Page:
What’s the big deal?

Lagoon ammonia has become a hot topic over the past few years. Many environmental agencies have been introducing new ammonia limits for wastewater facilities, including lagoons. This is a problem because most wastewater lagoon systems were not originally designed for ammonia treatment; as a result, most will require some kind of intervention.

What’s the answer?

Nitrification is the most common way to biologically remove ammonia in wastewater lagoons. In this process, ammonia treatment occurs courtesy of bacteria and enzymes added to the water. These bacteria and enzymes break down the ammonia and eventually promote the release of nitrogen gas into the atmosphere. The end result is that your wastewater lagoon ammonia is nitrified, resulting in lower ammonia levels in your effluent.

How do I do it?

Removing Lagoon Ammonia via Nitrification Requires:

  1. Healthy levels of dissolved oxygen (DO) in your lagoon—Wastewater lagoon nitrification consumes large quantities of oxygen. Just for reference, every pound of BOD oxidized consumes 1.5 lbs of O2. On the other hand, according to Metcalf & Eddy, every pound of ammonia oxidized consumes 4.57 lbs of O2. In order for lagoon nitrification to occur, a minimum working DO level of 2.0 mg/L is required and a DO level of 5 mg/L is optimal. Therefore, you must ensure that your lagoon aeration system is properly sized, and working efficiently and effectively enough to provide the necessary oxygen.
  2. BOD reduction—Nitrifying bacteria do not compete well against BOD-removing heterotrophic bacteria. For nitrification to take place, BOD levels must be sufficiently reduced in order to eliminate competition. Generally a BOD level of 20–30 mg/L is required before lagoon ammonia removal can begin.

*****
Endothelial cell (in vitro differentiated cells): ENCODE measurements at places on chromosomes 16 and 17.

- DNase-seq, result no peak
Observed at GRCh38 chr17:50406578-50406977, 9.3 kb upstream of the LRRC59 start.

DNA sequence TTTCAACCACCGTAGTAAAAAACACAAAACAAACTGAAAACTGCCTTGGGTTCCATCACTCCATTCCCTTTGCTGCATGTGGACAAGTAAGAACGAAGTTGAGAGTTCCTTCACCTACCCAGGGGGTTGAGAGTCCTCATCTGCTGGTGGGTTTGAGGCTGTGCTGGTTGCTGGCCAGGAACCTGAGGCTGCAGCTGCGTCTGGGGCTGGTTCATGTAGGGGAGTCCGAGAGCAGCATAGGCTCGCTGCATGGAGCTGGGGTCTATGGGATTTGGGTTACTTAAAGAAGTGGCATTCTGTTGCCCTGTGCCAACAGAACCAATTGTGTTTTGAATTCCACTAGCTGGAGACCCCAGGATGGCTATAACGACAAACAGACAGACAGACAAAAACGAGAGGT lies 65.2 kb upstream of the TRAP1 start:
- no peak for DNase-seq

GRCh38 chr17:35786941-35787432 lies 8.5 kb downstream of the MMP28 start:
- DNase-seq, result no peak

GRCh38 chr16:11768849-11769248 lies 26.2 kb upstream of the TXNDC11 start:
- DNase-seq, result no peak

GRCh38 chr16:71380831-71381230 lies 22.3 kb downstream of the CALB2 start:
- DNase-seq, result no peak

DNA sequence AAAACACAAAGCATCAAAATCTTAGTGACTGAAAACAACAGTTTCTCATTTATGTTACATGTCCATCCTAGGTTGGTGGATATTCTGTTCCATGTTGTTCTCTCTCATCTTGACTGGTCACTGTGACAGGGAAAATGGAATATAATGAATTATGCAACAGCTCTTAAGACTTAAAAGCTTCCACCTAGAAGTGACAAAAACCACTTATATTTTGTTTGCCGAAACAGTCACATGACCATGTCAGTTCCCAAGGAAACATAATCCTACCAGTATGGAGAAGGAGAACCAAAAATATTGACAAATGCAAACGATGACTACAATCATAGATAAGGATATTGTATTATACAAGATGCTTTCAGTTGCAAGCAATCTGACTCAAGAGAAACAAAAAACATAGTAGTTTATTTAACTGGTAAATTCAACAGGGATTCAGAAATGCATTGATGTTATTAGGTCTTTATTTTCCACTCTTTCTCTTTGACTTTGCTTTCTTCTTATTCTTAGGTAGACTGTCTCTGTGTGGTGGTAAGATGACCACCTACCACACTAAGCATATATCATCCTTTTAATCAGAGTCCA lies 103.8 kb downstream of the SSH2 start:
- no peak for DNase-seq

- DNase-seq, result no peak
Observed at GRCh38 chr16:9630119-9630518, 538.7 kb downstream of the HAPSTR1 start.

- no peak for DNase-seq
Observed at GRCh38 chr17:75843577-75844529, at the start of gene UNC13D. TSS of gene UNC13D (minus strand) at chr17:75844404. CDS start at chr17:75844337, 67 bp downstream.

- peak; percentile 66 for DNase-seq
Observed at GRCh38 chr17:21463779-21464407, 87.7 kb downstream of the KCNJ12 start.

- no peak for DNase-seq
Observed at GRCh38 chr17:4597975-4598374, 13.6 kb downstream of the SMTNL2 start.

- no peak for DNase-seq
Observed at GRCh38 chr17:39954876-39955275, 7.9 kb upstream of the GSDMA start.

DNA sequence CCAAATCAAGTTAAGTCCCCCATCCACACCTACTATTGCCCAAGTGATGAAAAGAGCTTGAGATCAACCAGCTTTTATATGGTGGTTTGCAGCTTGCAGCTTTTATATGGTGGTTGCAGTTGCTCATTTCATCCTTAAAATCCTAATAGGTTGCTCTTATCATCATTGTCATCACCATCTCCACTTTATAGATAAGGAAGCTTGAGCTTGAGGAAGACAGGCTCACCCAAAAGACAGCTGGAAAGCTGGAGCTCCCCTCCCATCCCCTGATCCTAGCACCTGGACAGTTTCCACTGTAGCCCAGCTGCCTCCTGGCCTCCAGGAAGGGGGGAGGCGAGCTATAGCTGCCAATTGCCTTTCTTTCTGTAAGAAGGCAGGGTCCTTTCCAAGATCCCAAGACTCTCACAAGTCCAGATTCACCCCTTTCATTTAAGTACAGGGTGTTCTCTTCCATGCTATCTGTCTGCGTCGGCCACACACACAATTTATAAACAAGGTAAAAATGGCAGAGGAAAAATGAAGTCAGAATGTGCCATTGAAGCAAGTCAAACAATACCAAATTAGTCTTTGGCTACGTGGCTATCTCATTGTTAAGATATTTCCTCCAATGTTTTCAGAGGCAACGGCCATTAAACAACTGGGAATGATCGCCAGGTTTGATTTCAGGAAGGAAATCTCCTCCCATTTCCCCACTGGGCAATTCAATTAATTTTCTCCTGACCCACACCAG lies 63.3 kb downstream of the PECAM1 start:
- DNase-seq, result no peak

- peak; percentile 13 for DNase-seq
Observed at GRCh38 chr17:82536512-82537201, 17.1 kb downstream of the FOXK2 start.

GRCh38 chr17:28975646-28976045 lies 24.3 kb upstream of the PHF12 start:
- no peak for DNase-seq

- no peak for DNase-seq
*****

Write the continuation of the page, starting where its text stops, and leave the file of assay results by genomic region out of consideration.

3. Lagoon pH of 7.0–8.0—Lagoon nitrification is pH-sensitive, and ammonia treatment rates decline significantly at pH values below 6.8. Optimal lagoon nitrification rates occur at pH values in the 7.0 to 8.0 range.
  4. Sufficient lagoon water temperature—Similar to many other wastewater lagoon treatment processes, nitrification slows as water temperature decreases. Optimal temperature range for lagoon nitrification is 82 to 97° Fahrenheit. This is clearly unrealistic for most wastewater lagoons, but acceptable rates of lagoon nitrification can also be achieved at or above 68° F.
  5. Adequate mixing—Ammonia can be released as a result of the anaerobic digestion of sludge at the bottom of the lagoon. As a result, without mixing to prevent sludge buildup, ammonia effluent levels can actually end up being higher than that of influent. Ideally, it is recommended that sludge depths remain below 2 feet. Another adverse effect of a poorly mixed lagoon is short circuiting. This occurs when a basin becomes stratified, allowing influent flows to take a “short cut” through it by only moving through the top layer (or stratum) of the water. This lack of homogeneity results in reduced retention time for the water, and generally leads to poor overall treatment, including poor BOD and ammonia treatment.
  6. Biomass—Nitrifying bacteria are attached-growth organisms, so the more surface available for them to attach to, the more will grow. Removing lagoon ammonia through nitrification is not an easy process to master, and with stricter effluent requirements, it’s a problem that won’t go away any time soon.

That seems like A LOT to handle and costly….

How can Waste Go help?

Anaerobic organisms break waste and proteins down very slowly producing ammonia in the process. The aerobic organisms in Waste-Go will break the proteins down much faster and also use up nitrogen which is a key component in ammonia. In this manner, Waste-Go will reduce the amount of Ammonia being produced by the lagoon.

In detail, Waste Go cuts out all the hard work and does it for you by:

  1. Restoring healthy levels of dissolved oxygen (DO) by reducing ammonia production and thus reducing oxygen demand.
  2. Reducing BOD levels to extreme lows allowing Nitrification to take place as soon as treatment is applied.
  3. Correcting pH levels. Waste Go has pH adjusters built in to help ensure your Lagoon pH is in the optimal zone.
  4. Aerobically digests sludge that reduces the release of Ammonia and eliminates NO2 odours.
  5. Reduces the need for mixing once a healthy Lagoon environment is established using Waste Go.

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